Today we’d like to introduce you to Emily Eunnuri Lee Dobbs.
Thanks for sharing your story with us Emily. So, let’s start at the beginning and we can move on from there.
Ever since, I was able to hold a pencil I have been making, drawing, creating, writing, and using my imagination in whatever forms I can find. Whether it be yards of collage, surreal paintings, or drawing, art has given me breath in life. As long as I can remember, I have been searching for mediums and forms to convey what I find difficult or even impossible to articulate.
In Korea, there is a ceremony called ‘Doljabi’ which is an ancient fortune-telling custom that depicts your future. As a baby I was dressed in a ‘Hanbok’, people placed food and objects in front of me to pick from. My choice was a color pencil which is intertwined with the fate of being an artist. When my birth parents passed away in the KoreanAir flight 801, I immigrated to America smuggled by my grandparents. Under my Aunt’s care, growing up as an American-Korean in the DMV area was disorienting to say the least.
When I turned 18, I moved myself to California and currently am in my final year at California Institute of the Arts. Through this journey of self-discovery, I have steadily found my narrative as political, cultural, and social which has merged itself in my practice.
Great, so let’s dig a little deeper into the story – has it been an easy path overall and if not, what were the challenges you’ve had to overcome?
Perspective is key in viewing one’s life for the better or worse. It is easy to focus on the hardships, and just as easy to focus on the successes and triumphs. At points, there was a smoothness but its counterpart was right around the corner. In reflecting on my journey, the struggle I came face to face with most often is that of identity and figures of authority. The diaspora of being Asian-American and, more specifically, Korean-American is an alienating experience. Asians are the model minority of America. We play an intriguing role in the American melting pot of society. America uses our success to pit us against other races. In short, we aren’t white enough to be perceived as ‘American,’ and our struggles aren’t seen as valid enough by other races and cultures. It leaves us in perpetual liminality, which can be very disorienting.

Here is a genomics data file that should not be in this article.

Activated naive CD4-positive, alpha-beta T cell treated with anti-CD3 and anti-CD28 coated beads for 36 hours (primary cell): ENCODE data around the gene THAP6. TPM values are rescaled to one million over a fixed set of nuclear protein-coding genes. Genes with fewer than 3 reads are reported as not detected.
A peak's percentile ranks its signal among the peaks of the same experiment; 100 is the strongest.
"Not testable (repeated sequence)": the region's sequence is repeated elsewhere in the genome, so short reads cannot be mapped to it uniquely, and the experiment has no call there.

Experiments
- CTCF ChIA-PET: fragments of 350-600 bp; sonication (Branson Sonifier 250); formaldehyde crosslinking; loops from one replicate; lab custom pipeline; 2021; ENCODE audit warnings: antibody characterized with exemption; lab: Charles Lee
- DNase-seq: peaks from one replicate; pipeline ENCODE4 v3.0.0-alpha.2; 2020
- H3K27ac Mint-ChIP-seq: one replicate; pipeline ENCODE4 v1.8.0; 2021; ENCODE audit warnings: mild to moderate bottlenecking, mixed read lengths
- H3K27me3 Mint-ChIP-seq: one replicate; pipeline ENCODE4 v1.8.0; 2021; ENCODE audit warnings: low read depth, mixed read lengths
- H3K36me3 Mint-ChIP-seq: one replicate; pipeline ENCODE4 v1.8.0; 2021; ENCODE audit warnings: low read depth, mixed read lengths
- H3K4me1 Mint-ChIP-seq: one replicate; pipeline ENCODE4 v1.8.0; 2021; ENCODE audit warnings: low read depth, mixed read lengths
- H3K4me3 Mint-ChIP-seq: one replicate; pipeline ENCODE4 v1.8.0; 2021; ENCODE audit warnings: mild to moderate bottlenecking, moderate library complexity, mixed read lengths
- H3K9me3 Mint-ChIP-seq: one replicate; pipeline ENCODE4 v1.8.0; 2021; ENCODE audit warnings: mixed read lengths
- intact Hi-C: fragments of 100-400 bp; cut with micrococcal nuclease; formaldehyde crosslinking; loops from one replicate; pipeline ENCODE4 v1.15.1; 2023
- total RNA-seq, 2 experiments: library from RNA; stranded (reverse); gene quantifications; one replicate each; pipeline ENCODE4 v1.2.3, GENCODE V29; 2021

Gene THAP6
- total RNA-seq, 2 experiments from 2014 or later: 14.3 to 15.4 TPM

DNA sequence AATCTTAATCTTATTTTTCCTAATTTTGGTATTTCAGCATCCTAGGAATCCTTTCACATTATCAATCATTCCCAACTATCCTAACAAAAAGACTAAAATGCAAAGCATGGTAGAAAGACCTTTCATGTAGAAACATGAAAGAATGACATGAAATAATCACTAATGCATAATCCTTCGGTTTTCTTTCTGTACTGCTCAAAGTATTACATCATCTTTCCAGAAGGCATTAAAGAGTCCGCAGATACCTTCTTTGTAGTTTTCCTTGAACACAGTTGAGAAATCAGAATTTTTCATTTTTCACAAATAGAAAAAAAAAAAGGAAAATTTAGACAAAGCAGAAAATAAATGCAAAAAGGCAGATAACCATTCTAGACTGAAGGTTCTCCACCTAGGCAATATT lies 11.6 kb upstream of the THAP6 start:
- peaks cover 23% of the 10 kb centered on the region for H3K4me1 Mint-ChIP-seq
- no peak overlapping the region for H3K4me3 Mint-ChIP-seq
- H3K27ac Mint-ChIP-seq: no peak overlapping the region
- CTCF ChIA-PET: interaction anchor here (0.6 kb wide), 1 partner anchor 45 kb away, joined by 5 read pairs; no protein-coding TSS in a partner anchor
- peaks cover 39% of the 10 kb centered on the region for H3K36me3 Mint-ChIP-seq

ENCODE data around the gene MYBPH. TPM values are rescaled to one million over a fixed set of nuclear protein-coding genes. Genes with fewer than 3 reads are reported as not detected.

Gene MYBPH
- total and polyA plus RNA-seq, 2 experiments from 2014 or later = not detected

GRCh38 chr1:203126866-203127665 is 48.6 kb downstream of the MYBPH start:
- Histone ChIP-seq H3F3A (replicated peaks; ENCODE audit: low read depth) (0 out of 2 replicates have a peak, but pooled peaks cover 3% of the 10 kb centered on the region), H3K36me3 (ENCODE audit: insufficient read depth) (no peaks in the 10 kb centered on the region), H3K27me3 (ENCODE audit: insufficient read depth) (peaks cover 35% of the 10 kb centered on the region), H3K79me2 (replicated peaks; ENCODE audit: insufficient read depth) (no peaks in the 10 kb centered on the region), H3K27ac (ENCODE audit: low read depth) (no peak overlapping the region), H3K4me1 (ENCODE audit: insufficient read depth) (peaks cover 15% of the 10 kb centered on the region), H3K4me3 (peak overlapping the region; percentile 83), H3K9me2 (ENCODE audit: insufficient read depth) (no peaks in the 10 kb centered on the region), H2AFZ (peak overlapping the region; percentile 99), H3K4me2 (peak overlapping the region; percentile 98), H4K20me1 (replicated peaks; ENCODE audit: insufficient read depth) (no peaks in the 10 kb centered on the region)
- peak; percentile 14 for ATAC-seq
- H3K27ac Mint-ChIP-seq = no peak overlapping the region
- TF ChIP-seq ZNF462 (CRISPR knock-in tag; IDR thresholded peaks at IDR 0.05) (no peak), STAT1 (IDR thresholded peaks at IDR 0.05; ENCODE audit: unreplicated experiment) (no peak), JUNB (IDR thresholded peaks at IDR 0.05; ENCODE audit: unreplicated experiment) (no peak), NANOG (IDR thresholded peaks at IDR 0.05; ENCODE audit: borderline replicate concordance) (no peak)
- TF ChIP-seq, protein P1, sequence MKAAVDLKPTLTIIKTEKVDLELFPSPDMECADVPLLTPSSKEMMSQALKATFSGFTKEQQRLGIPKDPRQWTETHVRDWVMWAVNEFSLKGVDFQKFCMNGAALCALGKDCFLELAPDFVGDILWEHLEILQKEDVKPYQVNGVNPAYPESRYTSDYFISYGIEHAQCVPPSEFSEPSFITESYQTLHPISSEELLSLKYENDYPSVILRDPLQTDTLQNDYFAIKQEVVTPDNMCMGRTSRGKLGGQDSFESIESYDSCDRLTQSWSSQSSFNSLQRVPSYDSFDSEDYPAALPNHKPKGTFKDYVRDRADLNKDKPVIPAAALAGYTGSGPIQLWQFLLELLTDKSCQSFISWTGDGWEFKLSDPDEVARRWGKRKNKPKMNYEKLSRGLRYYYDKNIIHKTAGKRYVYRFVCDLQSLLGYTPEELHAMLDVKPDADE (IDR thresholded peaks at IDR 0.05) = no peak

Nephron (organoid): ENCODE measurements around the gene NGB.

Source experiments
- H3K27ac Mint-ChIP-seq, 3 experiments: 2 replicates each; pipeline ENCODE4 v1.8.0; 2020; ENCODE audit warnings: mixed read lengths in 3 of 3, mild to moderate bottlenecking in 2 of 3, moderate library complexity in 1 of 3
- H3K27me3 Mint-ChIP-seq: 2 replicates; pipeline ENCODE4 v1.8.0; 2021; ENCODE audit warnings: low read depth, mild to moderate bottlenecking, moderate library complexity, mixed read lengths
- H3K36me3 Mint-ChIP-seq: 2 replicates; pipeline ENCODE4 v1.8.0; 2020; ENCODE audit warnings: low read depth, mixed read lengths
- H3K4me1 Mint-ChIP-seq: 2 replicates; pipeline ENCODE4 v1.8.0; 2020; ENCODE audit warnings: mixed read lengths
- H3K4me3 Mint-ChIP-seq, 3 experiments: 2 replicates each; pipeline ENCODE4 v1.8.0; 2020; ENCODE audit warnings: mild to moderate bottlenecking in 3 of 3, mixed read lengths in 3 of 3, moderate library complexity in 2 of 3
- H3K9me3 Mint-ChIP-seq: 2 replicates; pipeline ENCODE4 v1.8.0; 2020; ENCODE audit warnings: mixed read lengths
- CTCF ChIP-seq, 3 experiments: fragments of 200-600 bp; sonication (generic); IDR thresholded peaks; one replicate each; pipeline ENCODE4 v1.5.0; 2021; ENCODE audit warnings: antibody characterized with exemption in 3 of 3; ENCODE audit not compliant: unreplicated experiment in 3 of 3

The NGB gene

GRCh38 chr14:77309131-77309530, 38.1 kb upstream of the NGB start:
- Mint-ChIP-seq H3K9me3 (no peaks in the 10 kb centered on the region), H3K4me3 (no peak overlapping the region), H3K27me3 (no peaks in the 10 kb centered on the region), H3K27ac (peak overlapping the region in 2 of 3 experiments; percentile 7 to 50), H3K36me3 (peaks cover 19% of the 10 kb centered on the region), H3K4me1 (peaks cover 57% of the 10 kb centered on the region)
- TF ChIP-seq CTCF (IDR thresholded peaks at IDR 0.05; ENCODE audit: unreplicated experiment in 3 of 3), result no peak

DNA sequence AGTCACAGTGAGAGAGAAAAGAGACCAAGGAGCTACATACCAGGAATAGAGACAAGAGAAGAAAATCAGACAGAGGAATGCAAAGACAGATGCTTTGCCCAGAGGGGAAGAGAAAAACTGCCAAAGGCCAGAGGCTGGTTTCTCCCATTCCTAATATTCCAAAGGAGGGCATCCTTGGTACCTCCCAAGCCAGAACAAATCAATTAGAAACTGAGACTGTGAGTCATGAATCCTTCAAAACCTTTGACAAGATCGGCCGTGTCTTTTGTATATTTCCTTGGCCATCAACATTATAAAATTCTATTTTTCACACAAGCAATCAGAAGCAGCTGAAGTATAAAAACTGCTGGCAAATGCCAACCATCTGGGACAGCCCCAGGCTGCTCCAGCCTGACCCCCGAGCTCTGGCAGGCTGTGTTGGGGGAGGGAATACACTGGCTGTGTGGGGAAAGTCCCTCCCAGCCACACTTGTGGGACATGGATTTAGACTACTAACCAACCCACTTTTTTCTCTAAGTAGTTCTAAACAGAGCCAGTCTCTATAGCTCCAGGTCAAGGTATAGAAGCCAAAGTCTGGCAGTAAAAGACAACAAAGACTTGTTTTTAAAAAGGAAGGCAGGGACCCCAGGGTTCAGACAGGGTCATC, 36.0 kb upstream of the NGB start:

Growing up as a person of color in the US had its positives and negatives. I struggled with wanting to constantly fit into whatever mold I was in if everyone was a square. I was a triangle. If everyone was a circle, I was a star. Finding connection was difficult, and I searched for genuine relationships all the time. Through certain links, whether it be romantic or friendships, I lost a bit of myself while discovering new facets of my personality. I’m learning now and over the years that the unique traits of my personality have transferred into my art-making.
Please tell us about your work.
Currently, I just finished a show called “Identity Dysmorphia,” a theory I am cultivating about displaced individuals surrounding their cultural backgrounds. I am now open again for commissions while simultaneously continuing to work on this theory. @pinkyringpublishing is a publishing group founded by a photographer friend of mine. Sasha Douglas-Nares has banded together with an eccentric group of artists from all around the United States. We currently go to fairs, shows, and events selling our work together as a group.
Do you look back particularly fondly on any memories from childhood?
My favorite memory from childhood is whenever I had the chance to be alone with my stuffed animals, paper, and color pencils. I enjoyed the solitude and the spontaneous, known judge-mental, method of making. Whatever came out of me was instinctual and unpredictable, but always full of color and hidden meanings.
- Email: email@example.com
- Instagram: @eunnuri_lee
In studio photos taken by Jaya Kang